Perojević, “Izgradnja lazareta,” 125.
Perojević, “Izgradnja lazareta,” 126.
Perojević, “Izgradnja lazareta,” 126.
About engineers working for the Venetian Republic in Dalmatia, see Darka Bilić, Inženjeri u službi Mletačke Republike. Inženjeri i civilna arhitektura u 18. stoljeću u mletačkoj Dalmaciji i Albaniji (Split: Književni krug, 2013).
Grga Novak, ed., Commissiones et Relationes Venetae 1591–1600, Monumenta Spectantia Historiam Slavorum Meridionalium (Zagreb: Jugoslavenska Akademija znanosti i umjetnosti, 1966), 5: 302.
Novak, Povijest Splita, 158.
Novak, Povijest Splita, 162.
Nelli-Elena Vanzan Marchini, ed., Rotte mediterranee e baluardi di sanità (Ginevra and Milano: Skira, 2004); Sabine Florence Fabijanec, “Hygiene and Commerce: The Example of Dalmatian Lazarettos from the Fourteenth until the Sixteenth Century,” Ekonomska i ekohistorija/Economic- and Ecohistory 4 (2008): 115–33.; Perojević, “Izgradnja lazareta,”120–21. For the contemporary situation in the Ottoman Empire, see Nukhet Varlik, Plague and Empire in the Early Modern World the Ottoman Experience, 1347–1600 (New York: Cambridge University Press, 2015).
Zlata Blažina Tomić, Kacamorti i kuga. Utemeljenje i razvoj zdravstvene službe u Dubrovniku (Zagreb and Dubrovnik: HAZU, Zavod za povijesne znanosti u Dubrovniku, 2007), 232.
Antun Baće and Ivan Viđen, “Lazareti na Pločama od pada Dubrovačke Republike do danas (1808.–2013.),” Prostor 21, no. 2 (2013): 328.
Paolo Morachiello, “Howard e i Lazzaretti da Marseiglia a Venezia: Gli spazi della prevenzione,” in Venezia e la Peste: 1348–1797 (Venezia: Marsilio, 1980), 158–59.
Paolo Morachiello, “Lazzaretti e Contumacie,” in Storia di Venezia: Dalle origini alla caduta della Serenissima. Il Mare, eds. Alberto Tenenti and Ugo Tucci (Roma: Istituto della Enciclopedia Italiana, 1991), 820; Nelli-Elena Vanzan Marchini, “Venezia e l’invezione del Lazzaretto,” in Rotte mediterranee e baluardi di sanità, ed. Nelli-Elena Vanzan Marchini (Ginevra and Milano: Skira, 2004), 18–19.
Francesca Malagnini, Il Lazzaretto Vecchio di Venezia. Le scritture epigrafiche (Venezia: Marcianum Press, 2018), 21, 23.
John Howard, An Account of the Principal Lazarettos in Europe (London: J. Johnson, C. Dilly, and T. Cadell, 1791), pl. 12.
Morachiello, “Lazzaretti e Contumacie,” 820, 823; Vanzan Marchini, “Venezia e l’invezione del lazzaretto,” 27, 200; Gabriele Mazzucco, “Una grangia del monastero di San Giorgio Maggiore di Venezia: L’isola della Vigna Murata poi Lazzaretto Nuovo,” in Venezia, Isola del Lazzaretto Nuovo, ed. Gerolamo Fazzini (Venezia: Archeoclub d’Italia, 2004), 22.
Morachiello, “Lazzaretti e Contumacie,” 824; See the detail of the 1552 drawing of the Venetian lagoon by Domenico Gallo in Archivio di Stato di Venezia, Savi ed esecutori alle acque, serie Lidi, dis. 3.
Morachiello, “Lazzaretti e Contumacie,” 823; Paolo Morachiello, “Lazzaretti dello ‘Stato da Terra,’” in Venezia e la Peste: 1348–1797 (Venezia: Marsilio, 1980), 172–75.
Olivia Remie Constable, Housing the Stranger in the Mediterranean World: Lodging, Trade and Travel in Late Antiquity and the Middle Ages (New York: Cambridge University Press, 2009), 41; Ennio Concina, Fondaci: Architettura, arte e mercatura tra Levante, Venezia e Alemagna (Venezia: Marsilio, 1997), 21–26.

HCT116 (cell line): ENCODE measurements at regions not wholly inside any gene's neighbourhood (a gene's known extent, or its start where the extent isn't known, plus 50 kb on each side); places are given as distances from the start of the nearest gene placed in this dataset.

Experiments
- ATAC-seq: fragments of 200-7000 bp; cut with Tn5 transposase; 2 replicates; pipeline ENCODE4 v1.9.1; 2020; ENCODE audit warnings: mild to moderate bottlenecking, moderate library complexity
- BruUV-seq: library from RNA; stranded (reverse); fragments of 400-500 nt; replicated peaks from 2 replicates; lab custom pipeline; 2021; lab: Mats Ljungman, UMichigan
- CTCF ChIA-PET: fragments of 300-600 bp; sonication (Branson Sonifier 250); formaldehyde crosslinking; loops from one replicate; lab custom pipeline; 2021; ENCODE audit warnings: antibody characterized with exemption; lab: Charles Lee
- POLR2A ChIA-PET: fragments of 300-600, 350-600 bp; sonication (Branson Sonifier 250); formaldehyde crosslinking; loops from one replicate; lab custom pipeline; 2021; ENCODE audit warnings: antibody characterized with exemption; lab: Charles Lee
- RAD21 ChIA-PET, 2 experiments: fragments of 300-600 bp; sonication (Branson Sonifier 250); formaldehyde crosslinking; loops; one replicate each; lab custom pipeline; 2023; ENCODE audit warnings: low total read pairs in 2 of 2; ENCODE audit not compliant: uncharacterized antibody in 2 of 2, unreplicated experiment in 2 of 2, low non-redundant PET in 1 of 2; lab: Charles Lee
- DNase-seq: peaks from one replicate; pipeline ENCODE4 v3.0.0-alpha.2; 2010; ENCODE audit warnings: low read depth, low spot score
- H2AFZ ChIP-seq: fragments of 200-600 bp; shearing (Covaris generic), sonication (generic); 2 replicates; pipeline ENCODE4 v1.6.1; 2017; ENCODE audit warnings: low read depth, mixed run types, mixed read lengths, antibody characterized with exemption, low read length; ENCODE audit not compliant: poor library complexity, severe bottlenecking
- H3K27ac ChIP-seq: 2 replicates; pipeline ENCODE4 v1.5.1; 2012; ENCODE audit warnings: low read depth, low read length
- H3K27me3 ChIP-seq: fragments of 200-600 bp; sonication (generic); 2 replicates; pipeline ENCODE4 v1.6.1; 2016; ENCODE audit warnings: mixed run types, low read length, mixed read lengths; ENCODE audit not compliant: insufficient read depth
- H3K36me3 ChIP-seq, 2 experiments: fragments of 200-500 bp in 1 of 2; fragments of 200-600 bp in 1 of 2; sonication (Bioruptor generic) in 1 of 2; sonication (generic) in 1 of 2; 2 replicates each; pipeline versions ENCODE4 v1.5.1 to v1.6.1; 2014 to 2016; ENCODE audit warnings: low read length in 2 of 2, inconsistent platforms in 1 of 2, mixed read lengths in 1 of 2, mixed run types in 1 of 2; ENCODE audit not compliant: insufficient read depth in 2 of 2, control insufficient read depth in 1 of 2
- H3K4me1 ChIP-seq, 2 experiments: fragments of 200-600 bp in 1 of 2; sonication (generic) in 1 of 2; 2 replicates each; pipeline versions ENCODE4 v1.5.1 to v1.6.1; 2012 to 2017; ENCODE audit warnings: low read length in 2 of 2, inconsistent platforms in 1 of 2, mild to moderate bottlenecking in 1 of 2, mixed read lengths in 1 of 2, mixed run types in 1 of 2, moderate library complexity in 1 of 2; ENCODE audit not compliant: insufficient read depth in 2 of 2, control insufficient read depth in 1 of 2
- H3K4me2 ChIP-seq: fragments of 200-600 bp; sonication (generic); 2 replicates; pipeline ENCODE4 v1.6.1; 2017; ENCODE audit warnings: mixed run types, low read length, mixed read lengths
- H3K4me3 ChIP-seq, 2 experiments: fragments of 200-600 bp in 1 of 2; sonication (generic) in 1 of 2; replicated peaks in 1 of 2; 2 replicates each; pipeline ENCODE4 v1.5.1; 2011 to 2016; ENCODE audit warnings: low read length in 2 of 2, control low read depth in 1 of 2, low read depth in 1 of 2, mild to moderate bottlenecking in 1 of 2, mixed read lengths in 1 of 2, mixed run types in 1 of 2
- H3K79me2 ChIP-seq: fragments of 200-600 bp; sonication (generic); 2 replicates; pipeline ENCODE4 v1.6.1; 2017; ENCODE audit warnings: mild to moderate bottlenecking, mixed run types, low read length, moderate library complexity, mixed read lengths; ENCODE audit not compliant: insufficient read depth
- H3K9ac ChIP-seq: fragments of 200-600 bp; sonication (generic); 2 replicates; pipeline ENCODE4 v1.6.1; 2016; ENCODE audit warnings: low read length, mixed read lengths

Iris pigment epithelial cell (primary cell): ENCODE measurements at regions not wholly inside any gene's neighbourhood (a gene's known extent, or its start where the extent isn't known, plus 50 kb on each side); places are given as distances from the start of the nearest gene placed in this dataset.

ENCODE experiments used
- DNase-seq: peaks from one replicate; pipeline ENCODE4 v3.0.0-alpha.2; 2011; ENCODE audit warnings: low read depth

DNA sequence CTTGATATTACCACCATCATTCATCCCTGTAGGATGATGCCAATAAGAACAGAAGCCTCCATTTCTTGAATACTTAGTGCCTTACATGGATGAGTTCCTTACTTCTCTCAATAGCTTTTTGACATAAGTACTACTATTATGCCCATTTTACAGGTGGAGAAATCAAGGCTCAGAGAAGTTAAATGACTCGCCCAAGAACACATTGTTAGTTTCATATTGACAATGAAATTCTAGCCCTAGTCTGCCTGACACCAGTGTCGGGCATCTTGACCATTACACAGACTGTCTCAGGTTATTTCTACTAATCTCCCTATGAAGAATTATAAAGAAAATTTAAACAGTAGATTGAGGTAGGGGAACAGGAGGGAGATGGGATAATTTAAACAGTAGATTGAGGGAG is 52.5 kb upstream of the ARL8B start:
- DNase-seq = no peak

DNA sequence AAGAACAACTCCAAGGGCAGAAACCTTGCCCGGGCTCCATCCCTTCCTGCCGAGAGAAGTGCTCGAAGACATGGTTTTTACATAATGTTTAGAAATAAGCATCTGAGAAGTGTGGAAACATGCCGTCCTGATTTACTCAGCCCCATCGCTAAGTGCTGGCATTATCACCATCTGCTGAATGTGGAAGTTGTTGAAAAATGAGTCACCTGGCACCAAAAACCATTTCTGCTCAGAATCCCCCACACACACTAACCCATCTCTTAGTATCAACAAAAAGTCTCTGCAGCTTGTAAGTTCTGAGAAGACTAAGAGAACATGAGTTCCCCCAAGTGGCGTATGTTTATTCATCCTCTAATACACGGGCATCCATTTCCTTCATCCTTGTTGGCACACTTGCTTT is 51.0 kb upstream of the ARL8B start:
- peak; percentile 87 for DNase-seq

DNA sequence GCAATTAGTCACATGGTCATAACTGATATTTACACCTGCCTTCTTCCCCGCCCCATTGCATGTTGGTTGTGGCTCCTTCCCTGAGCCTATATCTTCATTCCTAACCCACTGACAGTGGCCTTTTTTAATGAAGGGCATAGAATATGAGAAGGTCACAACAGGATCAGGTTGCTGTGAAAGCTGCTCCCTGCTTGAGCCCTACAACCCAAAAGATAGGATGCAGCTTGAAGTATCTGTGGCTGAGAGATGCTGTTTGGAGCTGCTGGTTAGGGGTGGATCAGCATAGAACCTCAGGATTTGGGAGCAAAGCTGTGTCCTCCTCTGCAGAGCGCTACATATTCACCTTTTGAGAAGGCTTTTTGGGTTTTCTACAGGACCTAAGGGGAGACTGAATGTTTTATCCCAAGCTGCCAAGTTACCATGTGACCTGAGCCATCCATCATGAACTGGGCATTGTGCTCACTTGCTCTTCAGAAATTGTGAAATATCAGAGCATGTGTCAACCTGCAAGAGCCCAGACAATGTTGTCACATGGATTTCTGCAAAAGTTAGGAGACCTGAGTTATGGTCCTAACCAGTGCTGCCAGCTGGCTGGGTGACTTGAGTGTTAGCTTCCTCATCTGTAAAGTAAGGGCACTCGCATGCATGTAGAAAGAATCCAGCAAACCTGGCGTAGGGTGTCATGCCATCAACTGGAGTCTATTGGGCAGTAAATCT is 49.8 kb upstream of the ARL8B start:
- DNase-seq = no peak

Donatella Calabi, “Magazini, Fondaci, Dogane,” in Storia di Venezia: Dalle origini alla caduta della Serenissima. Il Mare, eds. Alberto Teneti and Ugo Tucci (Roma: Istituto della Enciclopedia Italiana, 1991),790–91; Deborah Howard, Venice and the East: The Impact of Islamic World on Venetian Architecture 1100–1500 (New Haven and London: Yale University Press, 2000), 120–25; Concina, Fondaci, 21–65.
Constable, Housing the Stranger, 272–73.
Constable, Housing the Stranger, 260; Howard, Venice and the East, 123.
Howard, Venice and the East, 121.
Constable, Housing the Stranger, 353–54.
Howard, Venice and the East, 126, 128; Concina, Fondaci, 117, 120–22, 146–52.
Howard, Venice and the East, 152–81; The name fondaco was also used in Venice to describe a building in which certain goods were stored and which acted as a venue for specialized goods such as flour. However, in this study the focus is on structures that offered lodging for merchants along with storage of the goods.
Massimo Costantini, “Le strutture dell’ospitalità,” in Storia di Venezia: Dalle origini alla caduta della Serenissima. V. Il Rinascimento, eds. Alberto Tenenti and Ugo Tucci (Roma: Istituto della Enciclopedia Italiana, 1991), 902; Donatella Calabi, “Gli stranieri e la città,” in Storia di Venezia: Dalle origini alla caduta della Serenissima. V. Il Rinascimento, eds. Alberto Tenenti and Ugo Tucci (Roma: Istituto della Enciclopedia Italiana, 1991), 925.
Calabi, “Magazini, Fondaci, Dogane,” 793–94.
Donatella Calabi, “Gli stranieri nella capitale della Repubblica Veneta nella prima età moderna,” Mélanges de l’Ecole Française de Rome. Italie et Méditerranée 111, no. 2 (1999): 727–28.
Calabi, “Gli stranieri e la città,” 933–34; Kafadar, “A Death in Venice,” 202.
Deborah Howard, The Architectural History of Venice (New Haven and London: Yale University Press, 2002), 36.